Things were happening in his life that, right up until his death, could have altered his course. Moss says the morning of the homicide, Wright was supposed to have shown up for a basketball practice on a high school team Moss was coaching. That very weekend, unbeknownst to Wright, his estranged biological father was traveling from Troy, Alabama, to Jacksonville to visit him.

“I finally realized that’s how life is -- you can tell people to do things, but it’s their choice at the end of the day.” SHAUN WADE

And three days after his death, Wright had an appointment scheduled with a U.S. Army recruiter with the intention of getting out of Jacksonville by joining the military.

"I think he felt like the military was the only place left for him to go," Moss said.

Little is known about Wright's final months, perhaps because he didn't want much known. Wade is uncertain whether his close friend deliberately communicated only with others' cell phones so he didn't have to discuss his circumstances with the well-meaning friends he was falling away from. But intentional or not, it certainly would have been an easy way to maintain a divide. Wade just knows damned well that Wright wouldn't have had him anywhere near 904 Bunker Hill Blvd., Jacksonville's Northside residence where the shootout occurred.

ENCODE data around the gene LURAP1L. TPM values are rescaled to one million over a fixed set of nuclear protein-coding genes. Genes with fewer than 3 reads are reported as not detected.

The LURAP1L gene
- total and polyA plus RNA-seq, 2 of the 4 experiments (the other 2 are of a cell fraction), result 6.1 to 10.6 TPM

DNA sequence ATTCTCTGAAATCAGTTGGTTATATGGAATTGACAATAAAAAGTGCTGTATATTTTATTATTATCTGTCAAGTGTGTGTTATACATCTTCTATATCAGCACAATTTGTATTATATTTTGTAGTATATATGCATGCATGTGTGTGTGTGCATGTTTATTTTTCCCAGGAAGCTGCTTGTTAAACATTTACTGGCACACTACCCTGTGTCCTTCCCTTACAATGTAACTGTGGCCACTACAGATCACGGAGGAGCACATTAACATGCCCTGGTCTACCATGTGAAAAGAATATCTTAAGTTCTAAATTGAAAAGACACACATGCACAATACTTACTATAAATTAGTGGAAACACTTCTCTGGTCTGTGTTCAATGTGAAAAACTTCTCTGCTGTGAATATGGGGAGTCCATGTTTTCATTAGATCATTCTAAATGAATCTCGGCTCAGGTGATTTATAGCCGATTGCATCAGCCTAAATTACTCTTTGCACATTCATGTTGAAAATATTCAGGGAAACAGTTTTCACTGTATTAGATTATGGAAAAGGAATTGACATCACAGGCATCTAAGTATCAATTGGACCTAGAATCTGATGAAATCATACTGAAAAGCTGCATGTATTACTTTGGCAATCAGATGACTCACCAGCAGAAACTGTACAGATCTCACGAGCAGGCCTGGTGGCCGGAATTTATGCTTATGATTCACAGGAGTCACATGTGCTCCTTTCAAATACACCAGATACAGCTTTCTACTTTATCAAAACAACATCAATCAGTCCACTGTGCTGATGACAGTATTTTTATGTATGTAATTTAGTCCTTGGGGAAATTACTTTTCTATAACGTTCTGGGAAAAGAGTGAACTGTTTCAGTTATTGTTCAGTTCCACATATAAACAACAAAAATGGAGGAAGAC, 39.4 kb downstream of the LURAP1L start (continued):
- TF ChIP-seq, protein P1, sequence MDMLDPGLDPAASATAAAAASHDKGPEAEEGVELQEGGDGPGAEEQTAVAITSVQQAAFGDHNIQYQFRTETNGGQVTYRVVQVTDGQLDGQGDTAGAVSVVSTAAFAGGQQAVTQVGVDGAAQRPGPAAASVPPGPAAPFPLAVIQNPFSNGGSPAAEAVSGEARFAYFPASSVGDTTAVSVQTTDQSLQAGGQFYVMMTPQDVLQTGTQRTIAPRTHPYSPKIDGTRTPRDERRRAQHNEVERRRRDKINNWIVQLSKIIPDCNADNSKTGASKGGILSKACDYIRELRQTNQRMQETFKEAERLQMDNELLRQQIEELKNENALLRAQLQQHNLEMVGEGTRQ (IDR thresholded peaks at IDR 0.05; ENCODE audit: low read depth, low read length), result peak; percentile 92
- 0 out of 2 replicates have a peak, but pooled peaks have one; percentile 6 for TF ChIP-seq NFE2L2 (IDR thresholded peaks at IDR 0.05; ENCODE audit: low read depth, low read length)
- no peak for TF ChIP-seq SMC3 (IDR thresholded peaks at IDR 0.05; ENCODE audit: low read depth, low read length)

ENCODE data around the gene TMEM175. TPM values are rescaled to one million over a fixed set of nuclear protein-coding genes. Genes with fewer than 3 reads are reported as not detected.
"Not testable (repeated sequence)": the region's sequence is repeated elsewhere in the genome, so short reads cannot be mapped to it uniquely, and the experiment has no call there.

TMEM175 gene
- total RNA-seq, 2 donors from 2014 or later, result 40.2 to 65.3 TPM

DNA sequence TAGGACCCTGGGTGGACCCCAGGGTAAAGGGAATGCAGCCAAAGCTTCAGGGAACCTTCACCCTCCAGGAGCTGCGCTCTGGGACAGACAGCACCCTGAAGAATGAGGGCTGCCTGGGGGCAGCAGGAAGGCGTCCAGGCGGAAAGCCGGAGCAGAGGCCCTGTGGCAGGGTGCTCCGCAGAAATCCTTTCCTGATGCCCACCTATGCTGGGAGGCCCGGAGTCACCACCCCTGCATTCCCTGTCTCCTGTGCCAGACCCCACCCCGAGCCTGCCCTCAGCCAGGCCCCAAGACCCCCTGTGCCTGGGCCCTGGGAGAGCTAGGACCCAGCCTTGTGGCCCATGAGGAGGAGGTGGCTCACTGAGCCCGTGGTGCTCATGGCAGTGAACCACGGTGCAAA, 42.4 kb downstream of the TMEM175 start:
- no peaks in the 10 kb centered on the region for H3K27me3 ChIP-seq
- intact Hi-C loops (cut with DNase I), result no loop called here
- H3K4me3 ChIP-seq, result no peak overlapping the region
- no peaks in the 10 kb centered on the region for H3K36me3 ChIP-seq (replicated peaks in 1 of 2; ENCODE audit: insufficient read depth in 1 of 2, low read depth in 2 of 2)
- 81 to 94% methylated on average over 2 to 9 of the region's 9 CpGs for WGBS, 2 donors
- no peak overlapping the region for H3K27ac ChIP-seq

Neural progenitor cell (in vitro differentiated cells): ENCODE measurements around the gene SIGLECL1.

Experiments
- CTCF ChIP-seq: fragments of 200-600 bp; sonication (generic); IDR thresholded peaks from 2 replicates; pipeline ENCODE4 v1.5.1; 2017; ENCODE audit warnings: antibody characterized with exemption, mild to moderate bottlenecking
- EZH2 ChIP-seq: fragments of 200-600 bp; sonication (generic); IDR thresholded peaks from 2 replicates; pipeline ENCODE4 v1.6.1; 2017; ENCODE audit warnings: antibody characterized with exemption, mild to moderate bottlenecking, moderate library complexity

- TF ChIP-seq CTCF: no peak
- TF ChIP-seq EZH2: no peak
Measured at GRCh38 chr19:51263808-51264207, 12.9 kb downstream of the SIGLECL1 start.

The Wright who couldn't be reached -- by phone or otherwise -- certainly had plenty to hide from those who loved him and wanted more for him; the police report references a drug habit he'd begun to support through crime. But the Wright that Wade knew was still out there, even in the worst of times, looking out for those who needed it. In the months preceding his death, according to both Moss and Matthews, Wright's girlfriend -- who had a baby by another man -- had nowhere to stay. They say Wright convinced a motel manager to let his girlfriend and her baby move into a room, and Wright performed odd jobs around the motel to pay off the bill.

Wade still struggles to make sense of it all, but he no longer blames himself.

"I finally realized that's how life is -- you can tell people to do things, but it's their choice at the end of the day," he said.

Still, he refuses to let Case No. 857597 be the standing public record of who his friend was.

The Coby that Shaun Wade knew inspired him enough to establish a foundation to help the homeless and needy, at some point after Wade reaches the NFL. Shortly after Wright's death, Wade's sister, Serenity, came up with the idea, and Shaun plans to put it in motion.

The name is Jacoby Joshua Wright.

And acts of kindness will be done in his name, not his case number.

Follow Chase Goodbread on Twitter.